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About the Contributor
Aarshia Bhattacharyya
Aarshia Bhattacharyya, Staff Writer
Hi! My name is Aarshia Bhattacharyya, and I’m a freshman staff writer for the WA Ghostwriter! This is my first year on the Ghostwriter, and I’m so excited to be able to use my love for writing to contribute to the paper! I joined the newspaper because I love writing about stories I care about and am interested in. In my free time, I love baking, reading, writing, spending time with my friends, painting, and listening to music. Outside of school, I do dance and swim, two of my favorite sports! 

Comments (4)

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  • R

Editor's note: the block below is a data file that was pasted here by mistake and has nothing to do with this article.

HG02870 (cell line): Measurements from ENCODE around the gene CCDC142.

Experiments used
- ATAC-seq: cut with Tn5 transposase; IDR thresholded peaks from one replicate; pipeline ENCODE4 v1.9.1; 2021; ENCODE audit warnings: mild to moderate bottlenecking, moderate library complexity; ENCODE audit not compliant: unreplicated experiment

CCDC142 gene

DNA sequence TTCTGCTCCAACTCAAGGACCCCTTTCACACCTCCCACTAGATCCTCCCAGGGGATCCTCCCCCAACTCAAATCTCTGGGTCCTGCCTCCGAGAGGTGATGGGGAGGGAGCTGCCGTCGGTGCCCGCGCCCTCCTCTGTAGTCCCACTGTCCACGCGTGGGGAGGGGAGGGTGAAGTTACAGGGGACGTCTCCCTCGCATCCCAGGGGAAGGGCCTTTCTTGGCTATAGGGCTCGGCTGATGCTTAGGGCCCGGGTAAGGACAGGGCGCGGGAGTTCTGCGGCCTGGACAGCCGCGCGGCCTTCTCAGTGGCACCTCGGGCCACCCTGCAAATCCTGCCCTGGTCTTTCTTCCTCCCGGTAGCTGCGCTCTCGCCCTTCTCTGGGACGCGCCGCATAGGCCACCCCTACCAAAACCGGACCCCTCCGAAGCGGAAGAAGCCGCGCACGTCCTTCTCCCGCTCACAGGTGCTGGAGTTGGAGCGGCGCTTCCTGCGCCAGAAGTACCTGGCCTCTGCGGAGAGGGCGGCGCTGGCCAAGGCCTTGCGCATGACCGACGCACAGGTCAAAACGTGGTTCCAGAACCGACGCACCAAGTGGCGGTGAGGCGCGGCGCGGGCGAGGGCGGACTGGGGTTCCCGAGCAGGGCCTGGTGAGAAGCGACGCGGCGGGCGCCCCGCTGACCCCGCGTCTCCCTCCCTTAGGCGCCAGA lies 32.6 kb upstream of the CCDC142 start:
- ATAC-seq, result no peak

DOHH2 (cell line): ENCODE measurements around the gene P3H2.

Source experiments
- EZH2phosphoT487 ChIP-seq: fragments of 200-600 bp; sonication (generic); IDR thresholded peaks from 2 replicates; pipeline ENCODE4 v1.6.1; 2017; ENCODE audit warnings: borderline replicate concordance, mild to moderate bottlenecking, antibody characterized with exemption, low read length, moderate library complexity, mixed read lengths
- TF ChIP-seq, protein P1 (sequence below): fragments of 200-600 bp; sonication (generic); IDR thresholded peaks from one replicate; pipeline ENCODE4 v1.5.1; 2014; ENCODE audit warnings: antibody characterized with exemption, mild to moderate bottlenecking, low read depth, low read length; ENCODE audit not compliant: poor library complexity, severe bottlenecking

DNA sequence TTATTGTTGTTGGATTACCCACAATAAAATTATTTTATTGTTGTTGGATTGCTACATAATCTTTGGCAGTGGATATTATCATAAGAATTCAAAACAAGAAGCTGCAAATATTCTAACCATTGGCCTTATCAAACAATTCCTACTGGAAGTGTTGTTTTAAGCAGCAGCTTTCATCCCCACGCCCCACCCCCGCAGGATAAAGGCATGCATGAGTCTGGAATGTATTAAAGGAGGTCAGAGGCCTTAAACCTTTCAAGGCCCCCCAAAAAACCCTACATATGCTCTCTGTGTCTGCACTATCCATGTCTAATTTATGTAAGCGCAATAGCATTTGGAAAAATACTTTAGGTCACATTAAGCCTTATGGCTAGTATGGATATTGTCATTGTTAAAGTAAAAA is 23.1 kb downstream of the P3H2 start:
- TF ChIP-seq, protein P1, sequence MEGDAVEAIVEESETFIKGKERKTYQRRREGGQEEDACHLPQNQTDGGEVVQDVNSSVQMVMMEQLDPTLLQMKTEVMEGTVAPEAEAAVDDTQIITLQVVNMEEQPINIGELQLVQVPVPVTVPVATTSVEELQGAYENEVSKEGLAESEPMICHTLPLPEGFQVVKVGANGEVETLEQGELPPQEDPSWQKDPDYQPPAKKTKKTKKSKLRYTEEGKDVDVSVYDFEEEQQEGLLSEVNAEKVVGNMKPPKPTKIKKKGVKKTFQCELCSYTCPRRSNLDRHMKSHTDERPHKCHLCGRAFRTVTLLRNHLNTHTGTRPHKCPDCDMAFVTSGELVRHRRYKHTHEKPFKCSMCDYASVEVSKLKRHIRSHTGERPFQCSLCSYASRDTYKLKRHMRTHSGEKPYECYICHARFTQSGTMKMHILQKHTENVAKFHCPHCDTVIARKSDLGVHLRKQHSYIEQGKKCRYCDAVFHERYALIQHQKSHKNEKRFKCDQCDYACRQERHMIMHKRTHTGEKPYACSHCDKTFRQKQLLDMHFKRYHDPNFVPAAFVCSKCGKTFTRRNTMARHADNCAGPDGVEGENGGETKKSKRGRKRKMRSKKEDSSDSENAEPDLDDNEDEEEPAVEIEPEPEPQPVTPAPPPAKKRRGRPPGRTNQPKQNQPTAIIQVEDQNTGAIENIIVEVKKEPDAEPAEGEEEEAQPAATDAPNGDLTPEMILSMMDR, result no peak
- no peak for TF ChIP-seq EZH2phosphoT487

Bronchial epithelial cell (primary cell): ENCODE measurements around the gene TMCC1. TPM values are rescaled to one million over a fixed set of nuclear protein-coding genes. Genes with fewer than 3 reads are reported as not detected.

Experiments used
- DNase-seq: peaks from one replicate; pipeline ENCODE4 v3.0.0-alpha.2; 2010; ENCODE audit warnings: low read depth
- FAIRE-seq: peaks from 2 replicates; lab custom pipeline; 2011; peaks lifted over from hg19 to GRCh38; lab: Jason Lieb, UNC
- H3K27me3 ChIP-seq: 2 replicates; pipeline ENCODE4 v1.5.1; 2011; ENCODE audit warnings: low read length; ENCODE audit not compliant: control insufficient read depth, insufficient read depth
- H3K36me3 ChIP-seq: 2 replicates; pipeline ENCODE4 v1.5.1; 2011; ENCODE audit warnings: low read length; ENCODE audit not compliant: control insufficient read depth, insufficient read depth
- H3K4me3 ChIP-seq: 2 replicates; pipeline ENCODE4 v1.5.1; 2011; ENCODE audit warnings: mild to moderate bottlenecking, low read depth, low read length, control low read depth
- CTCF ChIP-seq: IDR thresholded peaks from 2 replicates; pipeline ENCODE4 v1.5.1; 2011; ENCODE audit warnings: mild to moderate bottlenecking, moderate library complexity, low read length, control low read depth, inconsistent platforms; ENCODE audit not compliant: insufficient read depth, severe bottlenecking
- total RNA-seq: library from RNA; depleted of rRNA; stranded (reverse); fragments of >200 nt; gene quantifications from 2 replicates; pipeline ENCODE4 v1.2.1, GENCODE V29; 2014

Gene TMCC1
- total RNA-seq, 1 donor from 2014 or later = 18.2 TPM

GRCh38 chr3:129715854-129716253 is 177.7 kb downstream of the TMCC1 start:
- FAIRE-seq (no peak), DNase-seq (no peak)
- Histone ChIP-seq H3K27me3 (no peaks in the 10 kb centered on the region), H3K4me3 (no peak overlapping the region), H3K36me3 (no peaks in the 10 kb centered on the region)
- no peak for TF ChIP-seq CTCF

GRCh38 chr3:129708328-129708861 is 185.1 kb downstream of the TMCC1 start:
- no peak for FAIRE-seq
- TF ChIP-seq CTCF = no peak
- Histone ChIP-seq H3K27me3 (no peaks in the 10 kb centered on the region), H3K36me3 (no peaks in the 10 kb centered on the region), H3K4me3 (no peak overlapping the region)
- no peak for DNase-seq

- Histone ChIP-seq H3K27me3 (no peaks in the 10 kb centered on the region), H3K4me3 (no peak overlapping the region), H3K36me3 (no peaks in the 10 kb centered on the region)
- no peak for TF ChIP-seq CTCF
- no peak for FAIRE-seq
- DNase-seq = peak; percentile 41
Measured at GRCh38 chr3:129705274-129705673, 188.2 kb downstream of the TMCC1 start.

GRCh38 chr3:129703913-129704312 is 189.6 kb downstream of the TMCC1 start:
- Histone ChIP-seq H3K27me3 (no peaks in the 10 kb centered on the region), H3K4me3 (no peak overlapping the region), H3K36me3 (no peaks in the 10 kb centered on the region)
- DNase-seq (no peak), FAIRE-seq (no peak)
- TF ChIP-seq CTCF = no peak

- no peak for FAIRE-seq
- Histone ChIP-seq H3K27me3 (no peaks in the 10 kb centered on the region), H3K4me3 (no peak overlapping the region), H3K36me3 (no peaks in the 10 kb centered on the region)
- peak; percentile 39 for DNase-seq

RyanMay 17, 2024 at 12:06 am

    Great article. I am late but you say 40% of the town cannot vote? Might be reading that incorrectly.

    • A

      Aarshia BhattacharyyaMay 17, 2024 at 4:27 pm

      Hi! Thank you for the kind words! I said that 40% of Westford Academy’s students are people of color, which suggests that many of their parents may not be citizens and therefore will not be able to vote. Hope this helps!

  • A

    AnonymousMay 12, 2024 at 3:41 pm

    Great article, totally agree!! Recommend redoing the vote!

  • I

    icareabouttmytownMay 12, 2024 at 11:07 am

    Great article. Makes you wonder why we do not raise it up to our governor. This is not about electing the POTUS – this is about the future of your school – a local matter – that does not involve national security. This should be allowed.